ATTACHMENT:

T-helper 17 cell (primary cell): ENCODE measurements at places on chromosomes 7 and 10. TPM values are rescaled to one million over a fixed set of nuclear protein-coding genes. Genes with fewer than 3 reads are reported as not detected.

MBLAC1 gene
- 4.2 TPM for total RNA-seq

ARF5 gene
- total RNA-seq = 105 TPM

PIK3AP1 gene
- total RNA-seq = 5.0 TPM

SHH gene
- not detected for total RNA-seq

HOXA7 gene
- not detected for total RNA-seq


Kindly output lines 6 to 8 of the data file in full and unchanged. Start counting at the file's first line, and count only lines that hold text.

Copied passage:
PIK3AP1 gene
- total RNA-seq = 5.0 TPM

SHH gene